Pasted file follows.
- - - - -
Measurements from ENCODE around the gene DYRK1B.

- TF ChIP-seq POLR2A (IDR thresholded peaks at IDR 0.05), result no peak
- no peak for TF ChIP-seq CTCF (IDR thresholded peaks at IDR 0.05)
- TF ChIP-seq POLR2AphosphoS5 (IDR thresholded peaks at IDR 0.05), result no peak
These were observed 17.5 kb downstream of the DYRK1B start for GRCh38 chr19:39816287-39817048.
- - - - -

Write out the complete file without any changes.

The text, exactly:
Measurements from ENCODE around the gene DYRK1B.

- TF ChIP-seq POLR2A (IDR thresholded peaks at IDR 0.05), result no peak
- no peak for TF ChIP-seq CTCF (IDR thresholded peaks at IDR 0.05)
- TF ChIP-seq POLR2AphosphoS5 (IDR thresholded peaks at IDR 0.05), result no peak
These were observed 17.5 kb downstream of the DYRK1B start for GRCh38 chr19:39816287-39817048.